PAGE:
Goldman Sachs CEO expects layoffs in first half of January: report

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The CEO of Goldman Sachs Group Inc. expects to cut jobs in early January, according to a report late Wednesday.

In his annual year-end letter to staff, Goldman

Chief Executive David Solomon said “We are conducting a careful review and while discussions are still ongoing, we anticipate our headcount reduction will take place in the first half of January,” according to Bloomberg News.

Solomon said the company faces a variety of challenges, including “tightening monetary conditions” that are causing an economic slowdown, Bloomberg reported, and “the focus is on preparing the firm to weather these headwinds.”

Earlier this month, there were reports that the investment-banking giant was planning to lay off about 8% of its workforce, or nearly 4,000 employees. Bloomberg reported Wednesday that the number of upcoming layoffs has not been settled, and it may be fewer than that figure.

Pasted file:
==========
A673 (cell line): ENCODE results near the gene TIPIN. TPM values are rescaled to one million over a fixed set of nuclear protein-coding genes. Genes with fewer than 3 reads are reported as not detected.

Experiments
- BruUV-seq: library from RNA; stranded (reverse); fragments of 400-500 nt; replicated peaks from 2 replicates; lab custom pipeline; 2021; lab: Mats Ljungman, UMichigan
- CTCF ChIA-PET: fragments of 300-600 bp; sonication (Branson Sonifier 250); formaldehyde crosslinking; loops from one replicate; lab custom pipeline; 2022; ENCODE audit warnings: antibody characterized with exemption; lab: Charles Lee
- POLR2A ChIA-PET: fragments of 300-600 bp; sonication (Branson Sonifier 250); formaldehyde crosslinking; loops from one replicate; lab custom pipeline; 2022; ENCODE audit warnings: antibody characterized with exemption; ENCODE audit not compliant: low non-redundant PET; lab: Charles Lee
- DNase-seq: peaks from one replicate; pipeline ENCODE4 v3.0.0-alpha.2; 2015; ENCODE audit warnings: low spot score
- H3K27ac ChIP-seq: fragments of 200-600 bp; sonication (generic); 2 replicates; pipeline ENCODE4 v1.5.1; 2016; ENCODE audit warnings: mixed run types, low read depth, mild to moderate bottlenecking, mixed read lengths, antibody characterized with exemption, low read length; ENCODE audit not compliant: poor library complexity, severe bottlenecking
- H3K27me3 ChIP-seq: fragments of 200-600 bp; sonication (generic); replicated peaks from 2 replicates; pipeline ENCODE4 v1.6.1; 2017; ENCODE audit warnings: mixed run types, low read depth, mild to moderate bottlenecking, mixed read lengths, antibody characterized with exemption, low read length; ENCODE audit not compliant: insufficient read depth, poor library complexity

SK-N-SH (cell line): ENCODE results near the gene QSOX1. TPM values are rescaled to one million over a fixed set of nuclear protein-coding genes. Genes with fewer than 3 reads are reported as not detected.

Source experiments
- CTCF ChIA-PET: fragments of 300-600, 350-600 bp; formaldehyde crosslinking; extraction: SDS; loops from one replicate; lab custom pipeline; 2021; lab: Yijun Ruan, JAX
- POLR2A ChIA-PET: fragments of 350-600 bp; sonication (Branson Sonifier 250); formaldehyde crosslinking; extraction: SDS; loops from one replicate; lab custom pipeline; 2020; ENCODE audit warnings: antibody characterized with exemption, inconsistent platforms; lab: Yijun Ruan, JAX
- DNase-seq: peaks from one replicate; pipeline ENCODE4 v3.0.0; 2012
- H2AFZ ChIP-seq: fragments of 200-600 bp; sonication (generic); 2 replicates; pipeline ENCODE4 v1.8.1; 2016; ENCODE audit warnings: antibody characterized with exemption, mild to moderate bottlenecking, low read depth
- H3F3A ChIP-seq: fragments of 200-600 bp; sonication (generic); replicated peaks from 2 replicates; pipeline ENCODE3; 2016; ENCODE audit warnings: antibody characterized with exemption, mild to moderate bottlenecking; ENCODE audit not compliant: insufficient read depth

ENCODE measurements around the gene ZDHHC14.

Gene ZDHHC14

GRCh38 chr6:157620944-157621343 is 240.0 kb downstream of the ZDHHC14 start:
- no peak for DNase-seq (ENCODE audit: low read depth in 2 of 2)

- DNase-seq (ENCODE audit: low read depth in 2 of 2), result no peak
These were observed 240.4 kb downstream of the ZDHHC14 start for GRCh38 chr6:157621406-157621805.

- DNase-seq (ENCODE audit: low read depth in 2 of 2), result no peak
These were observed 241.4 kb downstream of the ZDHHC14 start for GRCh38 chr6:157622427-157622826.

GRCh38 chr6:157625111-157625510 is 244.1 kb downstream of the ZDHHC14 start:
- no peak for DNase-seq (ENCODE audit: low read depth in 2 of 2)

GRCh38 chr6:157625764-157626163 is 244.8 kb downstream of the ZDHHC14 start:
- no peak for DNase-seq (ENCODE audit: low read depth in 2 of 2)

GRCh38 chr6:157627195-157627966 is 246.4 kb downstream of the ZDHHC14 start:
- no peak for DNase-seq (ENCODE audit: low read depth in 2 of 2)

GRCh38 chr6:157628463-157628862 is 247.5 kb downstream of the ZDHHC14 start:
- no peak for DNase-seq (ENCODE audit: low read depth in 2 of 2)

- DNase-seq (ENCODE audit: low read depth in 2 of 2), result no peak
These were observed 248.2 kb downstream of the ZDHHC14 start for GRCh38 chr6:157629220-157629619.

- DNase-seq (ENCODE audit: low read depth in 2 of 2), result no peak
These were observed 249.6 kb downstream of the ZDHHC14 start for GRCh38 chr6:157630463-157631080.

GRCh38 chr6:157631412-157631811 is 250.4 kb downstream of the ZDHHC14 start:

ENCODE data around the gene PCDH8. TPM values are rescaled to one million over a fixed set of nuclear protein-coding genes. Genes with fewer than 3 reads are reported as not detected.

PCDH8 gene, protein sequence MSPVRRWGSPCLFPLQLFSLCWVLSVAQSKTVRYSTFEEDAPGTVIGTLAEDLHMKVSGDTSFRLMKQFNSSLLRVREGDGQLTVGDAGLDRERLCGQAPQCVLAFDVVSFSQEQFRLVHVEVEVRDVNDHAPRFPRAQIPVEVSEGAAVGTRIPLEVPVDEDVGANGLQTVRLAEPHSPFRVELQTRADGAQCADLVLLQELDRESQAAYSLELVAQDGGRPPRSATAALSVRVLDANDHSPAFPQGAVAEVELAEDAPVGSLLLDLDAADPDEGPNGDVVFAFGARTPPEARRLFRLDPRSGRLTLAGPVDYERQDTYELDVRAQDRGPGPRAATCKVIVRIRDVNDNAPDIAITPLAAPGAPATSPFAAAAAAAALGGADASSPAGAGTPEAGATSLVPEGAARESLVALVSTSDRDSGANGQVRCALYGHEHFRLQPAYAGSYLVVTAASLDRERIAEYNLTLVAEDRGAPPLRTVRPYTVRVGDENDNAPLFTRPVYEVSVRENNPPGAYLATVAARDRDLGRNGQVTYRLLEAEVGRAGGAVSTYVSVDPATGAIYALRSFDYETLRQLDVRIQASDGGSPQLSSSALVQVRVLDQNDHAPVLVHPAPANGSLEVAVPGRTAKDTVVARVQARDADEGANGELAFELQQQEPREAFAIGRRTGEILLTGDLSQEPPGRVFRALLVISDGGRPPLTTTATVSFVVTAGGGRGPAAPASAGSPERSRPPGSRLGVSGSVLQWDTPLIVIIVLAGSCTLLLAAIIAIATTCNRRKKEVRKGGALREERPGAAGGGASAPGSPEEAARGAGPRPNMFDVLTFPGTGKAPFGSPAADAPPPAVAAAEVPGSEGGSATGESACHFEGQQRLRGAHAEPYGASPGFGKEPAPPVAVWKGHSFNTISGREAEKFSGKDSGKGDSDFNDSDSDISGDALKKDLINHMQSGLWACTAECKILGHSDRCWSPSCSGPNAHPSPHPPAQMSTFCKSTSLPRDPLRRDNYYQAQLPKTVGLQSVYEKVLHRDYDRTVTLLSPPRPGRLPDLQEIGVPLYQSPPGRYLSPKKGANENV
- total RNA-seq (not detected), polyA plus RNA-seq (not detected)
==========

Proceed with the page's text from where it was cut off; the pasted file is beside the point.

Goldman reintroduced performance reviews in 2022, after suspending them during the pandemic. In pre-pandemic times, about 2% to 5% of its lowest-performing employees would be laid off every year.

Goldman employed about 49,000 people as of the end of its third quarter, and executives have noted its workforce has grown by 34% since Solomon took over as CEO in 2018, about twice the pace of its main competitors.

Last week, the New York Post reported about internal grumblings at Goldman toward Solomon from middle- and upper-management, leading to speculation that his job could also be at risk.

In October, Goldman reported its third-quarter net income fell about 44% from the previous year and revenue dropped to $11.98 billion from $13.61 billion a year ago. Still, Goldman is on track to post its second-best annual revenue ever, about $48 billion. The bank also said it would slow the pace of its hiring and reorganize into three business units: Asset & Wealth Management, Global Banking & Markets and Platform Solutions.

Goldman shares have rallied more than 13% over the past three months, but are still down about 11% year to date, compared to the S&P 500’s

2% gain and 21% decline over those periods, respectively.

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